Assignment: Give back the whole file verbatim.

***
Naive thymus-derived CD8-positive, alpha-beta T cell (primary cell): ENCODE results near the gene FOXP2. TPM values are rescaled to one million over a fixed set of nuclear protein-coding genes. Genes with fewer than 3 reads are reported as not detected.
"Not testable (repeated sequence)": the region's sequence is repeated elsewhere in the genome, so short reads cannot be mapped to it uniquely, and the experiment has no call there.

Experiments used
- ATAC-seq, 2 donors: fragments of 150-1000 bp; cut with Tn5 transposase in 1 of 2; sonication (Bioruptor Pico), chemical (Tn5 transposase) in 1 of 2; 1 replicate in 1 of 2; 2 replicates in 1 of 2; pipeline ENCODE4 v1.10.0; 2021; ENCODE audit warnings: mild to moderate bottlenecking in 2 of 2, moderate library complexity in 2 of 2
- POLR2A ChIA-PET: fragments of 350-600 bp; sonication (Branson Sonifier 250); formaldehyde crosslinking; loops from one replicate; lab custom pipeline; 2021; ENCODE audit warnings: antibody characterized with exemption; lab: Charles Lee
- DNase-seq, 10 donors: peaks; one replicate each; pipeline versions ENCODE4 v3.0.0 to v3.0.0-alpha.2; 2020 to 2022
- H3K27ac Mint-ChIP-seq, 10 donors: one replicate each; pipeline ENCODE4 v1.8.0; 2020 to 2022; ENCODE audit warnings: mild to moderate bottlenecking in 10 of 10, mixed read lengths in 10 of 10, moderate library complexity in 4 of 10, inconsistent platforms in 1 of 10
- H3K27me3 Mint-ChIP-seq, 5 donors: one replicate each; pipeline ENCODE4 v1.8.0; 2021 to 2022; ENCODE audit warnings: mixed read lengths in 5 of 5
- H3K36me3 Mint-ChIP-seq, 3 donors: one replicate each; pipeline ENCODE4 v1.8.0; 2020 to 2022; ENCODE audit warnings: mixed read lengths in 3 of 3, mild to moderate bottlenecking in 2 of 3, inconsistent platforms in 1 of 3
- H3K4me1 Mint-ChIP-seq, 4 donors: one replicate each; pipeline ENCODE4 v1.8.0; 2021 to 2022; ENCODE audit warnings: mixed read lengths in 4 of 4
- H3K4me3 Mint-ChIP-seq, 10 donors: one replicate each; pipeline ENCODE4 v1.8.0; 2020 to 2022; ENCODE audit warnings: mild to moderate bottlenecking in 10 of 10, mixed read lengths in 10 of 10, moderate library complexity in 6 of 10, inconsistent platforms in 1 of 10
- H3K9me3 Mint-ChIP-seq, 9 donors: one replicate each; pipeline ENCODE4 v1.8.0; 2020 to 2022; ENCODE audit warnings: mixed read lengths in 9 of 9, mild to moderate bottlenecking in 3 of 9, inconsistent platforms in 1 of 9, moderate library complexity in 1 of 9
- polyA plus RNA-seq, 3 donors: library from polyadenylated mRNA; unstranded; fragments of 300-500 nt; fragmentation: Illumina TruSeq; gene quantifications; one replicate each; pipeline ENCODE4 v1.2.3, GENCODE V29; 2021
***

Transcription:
Naive thymus-derived CD8-positive, alpha-beta T cell (primary cell): ENCODE results near the gene FOXP2. TPM values are rescaled to one million over a fixed set of nuclear protein-coding genes. Genes with fewer than 3 reads are reported as not detected.
"Not testable (repeated sequence)": the region's sequence is repeated elsewhere in the genome, so short reads cannot be mapped to it uniquely, and the experiment has no call there.

Experiments used
- ATAC-seq, 2 donors: fragments of 150-1000 bp; cut with Tn5 transposase in 1 of 2; sonication (Bioruptor Pico), chemical (Tn5 transposase) in 1 of 2; 1 replicate in 1 of 2; 2 replicates in 1 of 2; pipeline ENCODE4 v1.10.0; 2021; ENCODE audit warnings: mild to moderate bottlenecking in 2 of 2, moderate library complexity in 2 of 2
- POLR2A ChIA-PET: fragments of 350-600 bp; sonication (Branson Sonifier 250); formaldehyde crosslinking; loops from one replicate; lab custom pipeline; 2021; ENCODE audit warnings: antibody characterized with exemption; lab: Charles Lee
- DNase-seq, 10 donors: peaks; one replicate each; pipeline versions ENCODE4 v3.0.0 to v3.0.0-alpha.2; 2020 to 2022
- H3K27ac Mint-ChIP-seq, 10 donors: one replicate each; pipeline ENCODE4 v1.8.0; 2020 to 2022; ENCODE audit warnings: mild to moderate bottlenecking in 10 of 10, mixed read lengths in 10 of 10, moderate library complexity in 4 of 10, inconsistent platforms in 1 of 10
- H3K27me3 Mint-ChIP-seq, 5 donors: one replicate each; pipeline ENCODE4 v1.8.0; 2021 to 2022; ENCODE audit warnings: mixed read lengths in 5 of 5
- H3K36me3 Mint-ChIP-seq, 3 donors: one replicate each; pipeline ENCODE4 v1.8.0; 2020 to 2022; ENCODE audit warnings: mixed read lengths in 3 of 3, mild to moderate bottlenecking in 2 of 3, inconsistent platforms in 1 of 3
- H3K4me1 Mint-ChIP-seq, 4 donors: one replicate each; pipeline ENCODE4 v1.8.0; 2021 to 2022; ENCODE audit warnings: mixed read lengths in 4 of 4
- H3K4me3 Mint-ChIP-seq, 10 donors: one replicate each; pipeline ENCODE4 v1.8.0; 2020 to 2022; ENCODE audit warnings: mild to moderate bottlenecking in 10 of 10, mixed read lengths in 10 of 10, moderate library complexity in 6 of 10, inconsistent platforms in 1 of 10
- H3K9me3 Mint-ChIP-seq, 9 donors: one replicate each; pipeline ENCODE4 v1.8.0; 2020 to 2022; ENCODE audit warnings: mixed read lengths in 9 of 9, mild to moderate bottlenecking in 3 of 9, inconsistent platforms in 1 of 9, moderate library complexity in 1 of 9
- polyA plus RNA-seq, 3 donors: library from polyadenylated mRNA; unstranded; fragments of 300-500 nt; fragmentation: Illumina TruSeq; gene quantifications; one replicate each; pipeline ENCODE4 v1.2.3, GENCODE V29; 2021